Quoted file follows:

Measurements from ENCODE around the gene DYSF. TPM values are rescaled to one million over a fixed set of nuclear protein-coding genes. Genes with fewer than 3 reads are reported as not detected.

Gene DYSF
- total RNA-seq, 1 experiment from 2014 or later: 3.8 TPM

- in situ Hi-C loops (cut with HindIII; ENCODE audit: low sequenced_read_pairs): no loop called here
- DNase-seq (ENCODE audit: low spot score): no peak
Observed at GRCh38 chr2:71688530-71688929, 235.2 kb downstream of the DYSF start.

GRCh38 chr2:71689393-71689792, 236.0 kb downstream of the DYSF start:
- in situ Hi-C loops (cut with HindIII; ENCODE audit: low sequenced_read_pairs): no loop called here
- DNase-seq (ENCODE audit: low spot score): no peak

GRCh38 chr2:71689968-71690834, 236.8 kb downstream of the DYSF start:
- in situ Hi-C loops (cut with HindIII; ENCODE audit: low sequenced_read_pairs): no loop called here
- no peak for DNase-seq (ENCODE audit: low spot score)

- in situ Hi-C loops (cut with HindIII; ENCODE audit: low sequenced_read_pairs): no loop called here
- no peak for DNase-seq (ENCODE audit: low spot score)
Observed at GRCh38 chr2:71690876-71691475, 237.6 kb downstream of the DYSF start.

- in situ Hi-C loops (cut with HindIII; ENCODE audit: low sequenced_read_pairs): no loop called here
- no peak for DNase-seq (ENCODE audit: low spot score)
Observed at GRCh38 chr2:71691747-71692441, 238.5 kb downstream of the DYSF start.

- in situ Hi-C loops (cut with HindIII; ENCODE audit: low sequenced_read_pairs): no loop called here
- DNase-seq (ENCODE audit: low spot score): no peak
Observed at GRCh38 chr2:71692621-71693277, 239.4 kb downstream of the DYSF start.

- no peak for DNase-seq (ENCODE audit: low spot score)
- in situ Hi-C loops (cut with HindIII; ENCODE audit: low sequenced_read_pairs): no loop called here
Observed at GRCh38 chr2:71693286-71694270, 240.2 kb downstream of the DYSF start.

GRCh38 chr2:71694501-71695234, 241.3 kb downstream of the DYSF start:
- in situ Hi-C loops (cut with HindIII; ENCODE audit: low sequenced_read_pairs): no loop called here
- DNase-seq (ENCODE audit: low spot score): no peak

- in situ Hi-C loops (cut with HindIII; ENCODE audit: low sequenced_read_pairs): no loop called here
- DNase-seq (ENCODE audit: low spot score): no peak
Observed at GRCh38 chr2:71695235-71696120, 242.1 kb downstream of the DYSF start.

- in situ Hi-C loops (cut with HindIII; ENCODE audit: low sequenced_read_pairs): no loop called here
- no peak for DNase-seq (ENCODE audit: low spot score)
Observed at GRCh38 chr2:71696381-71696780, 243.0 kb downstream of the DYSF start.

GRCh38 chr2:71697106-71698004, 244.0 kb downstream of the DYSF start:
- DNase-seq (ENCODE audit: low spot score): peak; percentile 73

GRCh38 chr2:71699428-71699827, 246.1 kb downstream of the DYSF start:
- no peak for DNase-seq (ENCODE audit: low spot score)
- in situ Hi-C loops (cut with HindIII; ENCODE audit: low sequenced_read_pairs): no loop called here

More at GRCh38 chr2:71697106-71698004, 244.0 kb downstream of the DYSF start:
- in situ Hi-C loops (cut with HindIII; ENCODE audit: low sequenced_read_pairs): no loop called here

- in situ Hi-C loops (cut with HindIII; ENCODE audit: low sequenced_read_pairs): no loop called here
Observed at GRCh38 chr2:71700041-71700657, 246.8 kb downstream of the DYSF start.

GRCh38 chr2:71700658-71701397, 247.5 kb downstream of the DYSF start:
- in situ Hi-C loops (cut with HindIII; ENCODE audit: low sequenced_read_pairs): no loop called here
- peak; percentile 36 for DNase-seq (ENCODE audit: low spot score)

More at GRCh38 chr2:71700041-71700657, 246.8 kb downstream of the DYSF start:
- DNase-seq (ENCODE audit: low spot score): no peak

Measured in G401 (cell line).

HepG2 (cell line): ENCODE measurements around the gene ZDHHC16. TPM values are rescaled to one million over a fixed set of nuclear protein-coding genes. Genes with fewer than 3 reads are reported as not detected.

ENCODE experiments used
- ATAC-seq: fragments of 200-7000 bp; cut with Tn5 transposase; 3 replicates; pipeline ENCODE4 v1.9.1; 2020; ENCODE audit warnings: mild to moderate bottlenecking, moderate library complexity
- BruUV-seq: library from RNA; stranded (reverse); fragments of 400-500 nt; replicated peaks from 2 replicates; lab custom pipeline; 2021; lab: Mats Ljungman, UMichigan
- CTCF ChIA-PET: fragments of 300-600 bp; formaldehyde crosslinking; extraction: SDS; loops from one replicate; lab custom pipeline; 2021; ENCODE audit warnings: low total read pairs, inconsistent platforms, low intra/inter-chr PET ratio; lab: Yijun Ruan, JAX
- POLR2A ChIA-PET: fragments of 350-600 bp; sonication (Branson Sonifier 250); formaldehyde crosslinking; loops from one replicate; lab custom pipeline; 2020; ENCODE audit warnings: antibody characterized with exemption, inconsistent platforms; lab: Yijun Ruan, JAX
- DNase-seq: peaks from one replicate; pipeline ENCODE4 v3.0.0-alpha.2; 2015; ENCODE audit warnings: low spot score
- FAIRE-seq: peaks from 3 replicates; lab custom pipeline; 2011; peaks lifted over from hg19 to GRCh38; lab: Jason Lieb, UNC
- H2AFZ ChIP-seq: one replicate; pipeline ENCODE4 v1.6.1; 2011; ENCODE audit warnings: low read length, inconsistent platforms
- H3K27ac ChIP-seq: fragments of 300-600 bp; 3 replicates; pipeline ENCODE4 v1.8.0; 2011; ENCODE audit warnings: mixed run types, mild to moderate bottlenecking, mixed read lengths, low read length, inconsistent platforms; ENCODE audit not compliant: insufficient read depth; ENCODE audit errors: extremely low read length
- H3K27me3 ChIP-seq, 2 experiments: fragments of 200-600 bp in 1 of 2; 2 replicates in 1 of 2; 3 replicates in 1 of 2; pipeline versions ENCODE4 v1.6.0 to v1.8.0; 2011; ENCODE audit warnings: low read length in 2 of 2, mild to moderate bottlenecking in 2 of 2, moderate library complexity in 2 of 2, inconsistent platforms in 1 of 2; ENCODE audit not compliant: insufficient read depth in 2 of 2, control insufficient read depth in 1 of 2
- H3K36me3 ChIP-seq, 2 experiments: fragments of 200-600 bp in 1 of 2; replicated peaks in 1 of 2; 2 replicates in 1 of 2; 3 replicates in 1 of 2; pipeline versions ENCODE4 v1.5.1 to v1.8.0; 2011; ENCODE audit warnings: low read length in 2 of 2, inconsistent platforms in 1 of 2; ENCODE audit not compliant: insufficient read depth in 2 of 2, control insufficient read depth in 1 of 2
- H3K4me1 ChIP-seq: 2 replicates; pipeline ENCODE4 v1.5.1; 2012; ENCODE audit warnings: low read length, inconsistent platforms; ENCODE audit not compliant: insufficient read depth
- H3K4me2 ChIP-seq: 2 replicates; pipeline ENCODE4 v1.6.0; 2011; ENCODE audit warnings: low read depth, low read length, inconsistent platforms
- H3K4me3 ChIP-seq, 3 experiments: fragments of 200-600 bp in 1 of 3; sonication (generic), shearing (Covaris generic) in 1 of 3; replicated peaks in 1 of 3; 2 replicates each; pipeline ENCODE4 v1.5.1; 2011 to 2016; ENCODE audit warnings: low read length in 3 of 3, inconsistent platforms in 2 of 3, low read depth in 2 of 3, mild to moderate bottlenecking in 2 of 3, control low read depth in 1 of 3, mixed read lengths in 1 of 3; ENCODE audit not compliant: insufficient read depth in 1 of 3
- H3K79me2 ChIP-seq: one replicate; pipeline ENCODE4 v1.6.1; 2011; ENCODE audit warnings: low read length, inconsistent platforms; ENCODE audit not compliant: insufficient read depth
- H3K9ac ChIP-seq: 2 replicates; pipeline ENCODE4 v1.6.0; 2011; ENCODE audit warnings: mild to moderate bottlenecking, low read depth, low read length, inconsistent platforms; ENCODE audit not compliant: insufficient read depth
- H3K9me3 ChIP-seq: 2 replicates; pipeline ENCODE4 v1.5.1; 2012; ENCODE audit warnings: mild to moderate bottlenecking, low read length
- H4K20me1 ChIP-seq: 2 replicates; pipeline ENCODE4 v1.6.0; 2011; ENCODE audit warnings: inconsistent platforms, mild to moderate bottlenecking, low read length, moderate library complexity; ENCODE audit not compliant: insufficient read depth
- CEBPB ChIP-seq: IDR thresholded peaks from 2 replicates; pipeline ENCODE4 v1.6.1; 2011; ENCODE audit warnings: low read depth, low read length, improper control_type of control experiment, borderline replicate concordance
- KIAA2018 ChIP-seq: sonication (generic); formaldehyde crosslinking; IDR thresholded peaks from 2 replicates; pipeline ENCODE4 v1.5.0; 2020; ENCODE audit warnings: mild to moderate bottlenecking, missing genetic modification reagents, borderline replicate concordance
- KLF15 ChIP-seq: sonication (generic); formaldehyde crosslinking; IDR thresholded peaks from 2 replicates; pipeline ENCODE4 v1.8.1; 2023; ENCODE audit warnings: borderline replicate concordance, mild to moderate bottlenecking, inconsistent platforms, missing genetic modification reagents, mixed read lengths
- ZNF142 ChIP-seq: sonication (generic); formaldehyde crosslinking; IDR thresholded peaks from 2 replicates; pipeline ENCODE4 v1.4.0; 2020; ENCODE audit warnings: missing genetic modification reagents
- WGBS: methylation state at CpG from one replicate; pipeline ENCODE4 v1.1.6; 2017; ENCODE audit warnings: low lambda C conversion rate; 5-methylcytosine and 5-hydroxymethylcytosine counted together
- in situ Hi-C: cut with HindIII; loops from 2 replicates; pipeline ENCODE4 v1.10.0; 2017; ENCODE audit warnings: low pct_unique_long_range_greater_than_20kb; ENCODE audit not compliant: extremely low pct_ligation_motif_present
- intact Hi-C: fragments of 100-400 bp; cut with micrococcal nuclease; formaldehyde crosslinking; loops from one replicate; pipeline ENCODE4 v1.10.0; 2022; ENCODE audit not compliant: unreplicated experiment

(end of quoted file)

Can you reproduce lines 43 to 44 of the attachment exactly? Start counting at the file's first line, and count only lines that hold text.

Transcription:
GRCh38 chr2:71700658-71701397, 247.5 kb downstream of the DYSF start:
- in situ Hi-C loops (cut with HindIII; ENCODE audit: low sequenced_read_pairs): no loop called here